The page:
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36% said it is the same and only 28% said it is better. kind of hard to spin that postively, is it, chris? >> i mean, listen, considering where we were again, in where we are today is a huge difference. now are there people hurting in this country? of course they are. do democrats have a message they have to go out there and sell? of course. it is not just a referendum. this is where i think people make the mistake. no election is simply a referendum on a incumbent president. it is also a choice the choice is between two fundamental different visions. if you look at governor romney's policies and proposals they are basically the same proposals and policies that got us into this mess. so i'm not sure how voters will look at governor romney and say, sure, let's elect him so we can create the very disaster that led us into this situation we are today. jon: terry, take that one on. is governor romney's policies the same? >> governor romney will call for lower taxes and less regulation. unshackling -- >> so did george bush.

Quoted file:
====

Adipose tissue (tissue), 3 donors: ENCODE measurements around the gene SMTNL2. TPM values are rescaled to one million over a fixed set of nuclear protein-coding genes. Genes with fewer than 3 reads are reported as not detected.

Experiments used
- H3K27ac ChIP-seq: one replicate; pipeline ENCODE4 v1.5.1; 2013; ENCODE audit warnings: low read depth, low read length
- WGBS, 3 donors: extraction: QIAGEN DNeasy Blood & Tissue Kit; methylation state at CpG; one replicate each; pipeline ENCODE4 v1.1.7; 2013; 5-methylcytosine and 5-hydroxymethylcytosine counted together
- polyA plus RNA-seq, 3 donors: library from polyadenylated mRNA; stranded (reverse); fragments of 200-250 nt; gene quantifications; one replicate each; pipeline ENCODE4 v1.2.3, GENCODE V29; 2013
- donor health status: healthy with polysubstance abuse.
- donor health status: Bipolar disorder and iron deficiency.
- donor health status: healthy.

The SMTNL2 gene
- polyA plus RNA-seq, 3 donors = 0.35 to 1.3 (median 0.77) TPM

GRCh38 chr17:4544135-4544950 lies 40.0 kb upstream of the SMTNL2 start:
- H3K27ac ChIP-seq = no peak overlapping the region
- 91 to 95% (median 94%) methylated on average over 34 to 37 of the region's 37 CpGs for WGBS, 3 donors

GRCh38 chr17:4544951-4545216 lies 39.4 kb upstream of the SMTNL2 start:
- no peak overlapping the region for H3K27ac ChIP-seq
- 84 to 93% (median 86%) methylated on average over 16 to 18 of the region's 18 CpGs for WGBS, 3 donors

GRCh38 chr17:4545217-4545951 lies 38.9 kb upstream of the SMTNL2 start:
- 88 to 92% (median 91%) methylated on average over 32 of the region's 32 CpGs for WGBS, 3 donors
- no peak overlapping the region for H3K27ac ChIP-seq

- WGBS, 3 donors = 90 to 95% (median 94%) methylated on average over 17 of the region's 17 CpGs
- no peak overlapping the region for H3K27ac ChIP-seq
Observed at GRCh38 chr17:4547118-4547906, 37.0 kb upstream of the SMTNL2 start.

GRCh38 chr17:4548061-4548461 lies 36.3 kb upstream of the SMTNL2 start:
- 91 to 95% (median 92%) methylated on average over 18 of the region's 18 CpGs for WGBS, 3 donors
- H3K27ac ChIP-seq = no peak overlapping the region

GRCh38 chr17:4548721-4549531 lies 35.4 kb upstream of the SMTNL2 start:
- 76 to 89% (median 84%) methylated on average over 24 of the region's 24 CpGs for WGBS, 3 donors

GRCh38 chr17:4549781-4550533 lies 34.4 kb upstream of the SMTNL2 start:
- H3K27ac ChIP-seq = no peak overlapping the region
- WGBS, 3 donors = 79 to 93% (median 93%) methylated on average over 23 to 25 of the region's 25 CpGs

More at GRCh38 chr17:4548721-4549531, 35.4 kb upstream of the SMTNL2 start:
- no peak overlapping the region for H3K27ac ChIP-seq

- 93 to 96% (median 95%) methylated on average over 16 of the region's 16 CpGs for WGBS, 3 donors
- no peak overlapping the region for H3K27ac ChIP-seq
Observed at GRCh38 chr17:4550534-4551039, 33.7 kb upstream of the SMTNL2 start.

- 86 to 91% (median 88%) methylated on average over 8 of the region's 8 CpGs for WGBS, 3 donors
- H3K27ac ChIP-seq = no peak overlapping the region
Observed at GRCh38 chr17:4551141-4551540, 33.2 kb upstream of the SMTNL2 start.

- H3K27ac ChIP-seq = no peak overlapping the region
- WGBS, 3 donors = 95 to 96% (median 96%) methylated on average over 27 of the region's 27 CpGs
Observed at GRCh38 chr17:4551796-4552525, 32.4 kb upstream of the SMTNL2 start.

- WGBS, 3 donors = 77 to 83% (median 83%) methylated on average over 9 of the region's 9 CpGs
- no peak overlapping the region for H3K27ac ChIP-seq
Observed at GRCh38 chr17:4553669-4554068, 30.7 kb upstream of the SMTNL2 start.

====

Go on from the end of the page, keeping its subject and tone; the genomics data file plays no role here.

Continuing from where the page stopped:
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>> the way that this country got going again is leting people have more of their money so they can make decisions and take risks and create opportunities for other americans. >> that's great. tell me -- >> at the end of the day, i didn't interrupt you young man. please let me finish. we are trillions of dollars in debt. people are looking at huge new tax increases square in the face in january. and this administration has literally gone to the, gone fluffing all over the place looking for different ways to make a political nightmare into something that maybe was just george bush's fault? i don't get it. i don't don't think the american people will buy it. jon: chris, final thought. >> here is where i think the fundamental question no republican has yet been able to answer. terry couldn't answer it. what is the difference, what is the policies -- >> trillions of dollars, trillions in debt. more. >> now you're interrupting me. let me finish.